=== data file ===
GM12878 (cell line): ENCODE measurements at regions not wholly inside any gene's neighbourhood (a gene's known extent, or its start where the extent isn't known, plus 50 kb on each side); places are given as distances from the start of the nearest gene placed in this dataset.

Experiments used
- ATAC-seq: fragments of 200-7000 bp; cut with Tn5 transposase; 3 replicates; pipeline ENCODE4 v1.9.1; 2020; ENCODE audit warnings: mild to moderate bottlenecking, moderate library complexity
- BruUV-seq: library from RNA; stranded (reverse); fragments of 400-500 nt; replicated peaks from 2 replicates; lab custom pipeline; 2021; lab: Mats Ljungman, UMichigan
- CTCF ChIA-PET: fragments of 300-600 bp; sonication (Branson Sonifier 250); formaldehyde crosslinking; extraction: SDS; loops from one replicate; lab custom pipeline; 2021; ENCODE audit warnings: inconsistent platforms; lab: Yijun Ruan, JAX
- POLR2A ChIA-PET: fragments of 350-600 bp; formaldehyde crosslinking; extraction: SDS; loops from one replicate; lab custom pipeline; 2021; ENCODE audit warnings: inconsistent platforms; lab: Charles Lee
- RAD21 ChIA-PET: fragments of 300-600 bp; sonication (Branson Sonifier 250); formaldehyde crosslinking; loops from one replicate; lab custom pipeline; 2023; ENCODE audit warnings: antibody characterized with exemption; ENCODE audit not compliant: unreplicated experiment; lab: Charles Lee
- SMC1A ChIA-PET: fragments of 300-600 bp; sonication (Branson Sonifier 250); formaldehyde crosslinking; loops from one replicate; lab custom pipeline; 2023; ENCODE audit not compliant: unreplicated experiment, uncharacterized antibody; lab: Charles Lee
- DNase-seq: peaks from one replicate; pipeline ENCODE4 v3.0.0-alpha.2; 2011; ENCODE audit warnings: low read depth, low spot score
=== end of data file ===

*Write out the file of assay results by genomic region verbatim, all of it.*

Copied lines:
GM12878 (cell line): ENCODE measurements at regions not wholly inside any gene's neighbourhood (a gene's known extent, or its start where the extent isn't known, plus 50 kb on each side); places are given as distances from the start of the nearest gene placed in this dataset.

Experiments used
- ATAC-seq: fragments of 200-7000 bp; cut with Tn5 transposase; 3 replicates; pipeline ENCODE4 v1.9.1; 2020; ENCODE audit warnings: mild to moderate bottlenecking, moderate library complexity
- BruUV-seq: library from RNA; stranded (reverse); fragments of 400-500 nt; replicated peaks from 2 replicates; lab custom pipeline; 2021; lab: Mats Ljungman, UMichigan
- CTCF ChIA-PET: fragments of 300-600 bp; sonication (Branson Sonifier 250); formaldehyde crosslinking; extraction: SDS; loops from one replicate; lab custom pipeline; 2021; ENCODE audit warnings: inconsistent platforms; lab: Yijun Ruan, JAX
- POLR2A ChIA-PET: fragments of 350-600 bp; formaldehyde crosslinking; extraction: SDS; loops from one replicate; lab custom pipeline; 2021; ENCODE audit warnings: inconsistent platforms; lab: Charles Lee
- RAD21 ChIA-PET: fragments of 300-600 bp; sonication (Branson Sonifier 250); formaldehyde crosslinking; loops from one replicate; lab custom pipeline; 2023; ENCODE audit warnings: antibody characterized with exemption; ENCODE audit not compliant: unreplicated experiment; lab: Charles Lee
- SMC1A ChIA-PET: fragments of 300-600 bp; sonication (Branson Sonifier 250); formaldehyde crosslinking; loops from one replicate; lab custom pipeline; 2023; ENCODE audit not compliant: unreplicated experiment, uncharacterized antibody; lab: Charles Lee
- DNase-seq: peaks from one replicate; pipeline ENCODE4 v3.0.0-alpha.2; 2011; ENCODE audit warnings: low read depth, low spot score